Cost Comparison: Mains vs PoE: Total cost of a PoE Hat + 5 ft Tripp Cat6 24 AWG Ethernet cable = £20, versus £8/each for a "official" (genuine; not third-party) Raspberry Pi USB-C mains power supply unit. But for the £12 difference the additional benefits described above I feel are worth the small premium.

Pi 4 Compatibility: Haven't myself yet been able to get a Pi 4 (vendors I tried were out of stock unsurprisingly) but found this link to a Register article about the Pi 4 which notes the PoE Hat IS compatible in their report on the new Pi

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    I bet one can also start a fire with a crappy PoE hat. If anything, 48V has higher damage potential than 5V. Commented Jun 28, 2019 at 23:23
  • @DmitryGrigoryev I supplied links to quality Ethernet cables as well as a reputable Vendor & model of a PoE switch. Indeed, I’ve used this combination to power 8 Pi security cameras for over a year now without issue and I sleep like a baby. I also provided links to articles describing blown up gear and fired from cheap third party usb-c cabling. “Crappy” PoE? PoE is widely used in industry and proven.
    – F1Linux
    Commented Jun 28, 2019 at 23:37
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    I don't think you understood me. I didn't say all PoE equipment is bad, but some of it certainly is. The same is also true for USB. You make it sound like USB-C is somehow unsafe, and link to an article I don't find trustworthy as proof. Do you seriously think that the fact that you "sleep like a baby" while using PoE is a valid technical argument? Sure, I readily believe you that your $100 PoE switch is better quality than a $5 USB brick. Commented Jun 29, 2019 at 13:40
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    Lo and behold: "Halt and catch fire: The perils of cheap PoE'. Commented Jun 29, 2019 at 16:44
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    Read my original post where I suggest QUALITY 24 AWG Cat 6 Ethernet cables from a reputable vendor. Although you are offering this after the fact, I’ll say that it’s a fair consideration that deserves treatment in such a discussion as this. Maybe the issue is better phrased as “cheap third-party after market electric products” than specifically being exclusive to either usb-c or PoE. Anyway, sounds like we’re mostly on the same sheet of music about risk.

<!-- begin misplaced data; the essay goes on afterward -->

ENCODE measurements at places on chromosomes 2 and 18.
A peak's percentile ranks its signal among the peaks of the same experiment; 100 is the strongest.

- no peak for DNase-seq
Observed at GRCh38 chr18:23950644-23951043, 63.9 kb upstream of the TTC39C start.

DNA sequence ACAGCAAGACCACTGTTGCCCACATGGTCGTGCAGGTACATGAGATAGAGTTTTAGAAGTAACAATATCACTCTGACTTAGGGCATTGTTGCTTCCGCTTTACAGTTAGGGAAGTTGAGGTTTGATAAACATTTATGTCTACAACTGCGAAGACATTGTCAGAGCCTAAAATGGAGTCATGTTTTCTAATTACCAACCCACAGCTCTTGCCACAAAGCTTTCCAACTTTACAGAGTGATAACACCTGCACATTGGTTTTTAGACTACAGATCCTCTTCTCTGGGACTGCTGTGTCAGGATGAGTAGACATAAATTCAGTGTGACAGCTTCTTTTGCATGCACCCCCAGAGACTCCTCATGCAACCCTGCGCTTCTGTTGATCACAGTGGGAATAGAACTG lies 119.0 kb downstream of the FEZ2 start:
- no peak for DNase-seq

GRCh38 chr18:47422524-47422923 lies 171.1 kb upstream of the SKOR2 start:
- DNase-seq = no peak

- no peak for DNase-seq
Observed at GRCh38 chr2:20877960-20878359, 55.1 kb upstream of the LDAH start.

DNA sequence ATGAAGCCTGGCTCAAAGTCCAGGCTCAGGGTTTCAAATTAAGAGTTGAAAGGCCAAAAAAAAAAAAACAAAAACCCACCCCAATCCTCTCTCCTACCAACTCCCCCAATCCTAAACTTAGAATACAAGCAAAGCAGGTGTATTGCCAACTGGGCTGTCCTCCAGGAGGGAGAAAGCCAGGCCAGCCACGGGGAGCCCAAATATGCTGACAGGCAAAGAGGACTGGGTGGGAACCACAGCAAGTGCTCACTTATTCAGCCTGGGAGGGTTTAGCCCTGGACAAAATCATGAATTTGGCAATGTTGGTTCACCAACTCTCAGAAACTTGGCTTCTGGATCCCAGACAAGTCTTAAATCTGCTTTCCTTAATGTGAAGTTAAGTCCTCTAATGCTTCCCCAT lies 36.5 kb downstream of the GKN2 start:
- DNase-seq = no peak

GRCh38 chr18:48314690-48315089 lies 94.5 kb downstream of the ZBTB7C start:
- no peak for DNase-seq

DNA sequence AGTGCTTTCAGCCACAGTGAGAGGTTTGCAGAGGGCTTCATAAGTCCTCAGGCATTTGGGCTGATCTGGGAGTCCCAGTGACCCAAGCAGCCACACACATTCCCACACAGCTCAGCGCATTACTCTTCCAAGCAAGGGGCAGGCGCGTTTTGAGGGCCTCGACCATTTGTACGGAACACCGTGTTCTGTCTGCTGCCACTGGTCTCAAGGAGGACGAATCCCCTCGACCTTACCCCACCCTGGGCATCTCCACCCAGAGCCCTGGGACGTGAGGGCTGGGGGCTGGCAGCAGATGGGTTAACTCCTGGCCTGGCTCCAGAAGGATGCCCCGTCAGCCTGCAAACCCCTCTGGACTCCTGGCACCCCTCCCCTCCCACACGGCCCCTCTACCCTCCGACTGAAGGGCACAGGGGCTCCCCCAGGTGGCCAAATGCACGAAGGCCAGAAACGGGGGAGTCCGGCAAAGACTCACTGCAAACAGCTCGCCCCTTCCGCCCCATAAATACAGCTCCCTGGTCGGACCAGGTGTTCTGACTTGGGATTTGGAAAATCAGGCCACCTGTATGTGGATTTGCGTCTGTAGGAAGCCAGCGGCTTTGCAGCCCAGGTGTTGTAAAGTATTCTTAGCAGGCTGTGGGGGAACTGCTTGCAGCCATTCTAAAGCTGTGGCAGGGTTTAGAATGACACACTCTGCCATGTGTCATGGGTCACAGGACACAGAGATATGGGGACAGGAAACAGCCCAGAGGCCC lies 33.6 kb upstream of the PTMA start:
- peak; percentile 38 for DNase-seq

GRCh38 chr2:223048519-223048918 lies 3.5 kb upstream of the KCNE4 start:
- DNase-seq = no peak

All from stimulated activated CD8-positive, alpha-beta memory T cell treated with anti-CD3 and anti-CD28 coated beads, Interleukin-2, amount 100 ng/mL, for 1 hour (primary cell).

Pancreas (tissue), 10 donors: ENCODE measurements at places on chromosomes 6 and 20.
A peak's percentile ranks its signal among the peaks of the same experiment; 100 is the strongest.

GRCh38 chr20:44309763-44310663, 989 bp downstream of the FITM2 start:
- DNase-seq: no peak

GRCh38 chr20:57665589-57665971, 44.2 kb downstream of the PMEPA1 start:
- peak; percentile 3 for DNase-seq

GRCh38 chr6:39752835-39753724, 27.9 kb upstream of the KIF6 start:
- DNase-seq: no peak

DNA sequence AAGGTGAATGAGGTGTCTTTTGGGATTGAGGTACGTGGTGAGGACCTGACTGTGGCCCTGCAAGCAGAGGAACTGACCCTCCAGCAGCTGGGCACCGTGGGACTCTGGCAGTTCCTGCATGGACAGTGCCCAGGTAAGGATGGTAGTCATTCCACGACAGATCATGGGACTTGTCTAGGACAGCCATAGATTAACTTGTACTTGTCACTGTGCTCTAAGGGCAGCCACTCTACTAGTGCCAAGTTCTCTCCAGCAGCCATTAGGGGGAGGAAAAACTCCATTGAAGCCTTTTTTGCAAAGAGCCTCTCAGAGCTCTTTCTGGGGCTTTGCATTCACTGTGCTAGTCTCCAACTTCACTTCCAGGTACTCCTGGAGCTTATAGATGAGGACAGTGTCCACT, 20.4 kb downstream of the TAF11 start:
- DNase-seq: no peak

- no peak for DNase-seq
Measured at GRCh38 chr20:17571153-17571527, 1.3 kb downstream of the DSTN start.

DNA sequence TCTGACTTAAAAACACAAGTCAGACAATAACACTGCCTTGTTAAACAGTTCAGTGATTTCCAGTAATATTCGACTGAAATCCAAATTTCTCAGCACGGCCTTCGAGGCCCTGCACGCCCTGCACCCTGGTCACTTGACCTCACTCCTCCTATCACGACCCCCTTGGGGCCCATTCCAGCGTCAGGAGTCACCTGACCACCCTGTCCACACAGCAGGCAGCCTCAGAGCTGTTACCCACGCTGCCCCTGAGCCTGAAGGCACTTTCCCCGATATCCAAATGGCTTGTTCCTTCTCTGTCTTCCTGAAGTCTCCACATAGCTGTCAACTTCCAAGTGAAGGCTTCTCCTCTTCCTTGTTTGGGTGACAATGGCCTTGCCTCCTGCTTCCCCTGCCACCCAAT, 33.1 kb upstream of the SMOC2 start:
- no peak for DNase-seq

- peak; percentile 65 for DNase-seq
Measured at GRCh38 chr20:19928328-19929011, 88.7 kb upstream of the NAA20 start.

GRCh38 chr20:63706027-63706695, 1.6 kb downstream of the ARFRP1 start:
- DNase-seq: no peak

– F1Linux
    Commented Jun 29, 2019 at 17:03

The spec specifically states that:

A good quality 2.5A power supply can be used if downstream USB peripherals consume less than 500mA in total.

Using a 2.4A power supply with the Pi 4 and a 2.5" HDD is going to be borderline assuming a typical power rating of the 2.5" drive of about 1.8W to 2.7W (see here). From the above statement - after all it really says that the Pi will need just 2A - the official supply should however work.

According to this answer Quickcharge modes are likely not going to help.


How can we tell apart 3rd party chargers that would work with RPi4?

You can either rely on reviews or ask the seller and take their word for it, or you can get the supply, test it, and return it back if it doesn't perform. Obviously, in the latter case you'll want to buy it from a place where you can return it for free.

There is no way to tell from the labels how much current a power supply can really deliver. I've seen 2.5 A chargers which go down to 4V at nominal current. Good enough to charge a phone, not nearly good enough for a voltage-sensitive device such as an RPi.

One place which (surprisingly) sells very decent cheap 5V PSUs is IKEA. They offer a 3-port charger with 3.4A total current, 2.4A per port, which really holds its promises. If you need lots of power, plugging the RPi in one port and a powered hub in another gives you a combined power of 17W.

If you want to (try to) get away with something cheap, check out this charger. It has enough power to get the RPi4 running, so if you deem a non-certified charger safe enough to use (hint: most of the cheap electronics you buy over the Internet isn't properly certified), go ahead.

  • The last recommendation from Ali Express is precisely the type of chargers I am very sceptical about: 4A seems to be the maximum aggregate output. If you look in the product photos, it seems that the charger delivers only 2.1A per port on fast charge mode.
    – m000
    Commented Jul 2, 2020 at 18:35
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    @m000 I disassembled one of those supplies, and, not to much surprise, all USB ports are shorted together. There is nothing there to limit the current per port. I have run a Pi 4 for months with one external HDD permanently attached to it and a second one being connected occasionally. With a custom cable capable of 4A, I never had under-voltage. I have since replaced it with a proper 4A power supply though, one that is better build, has proper voltage regulation and doesn't get as hot. Commented Jul 3, 2020 at 8:56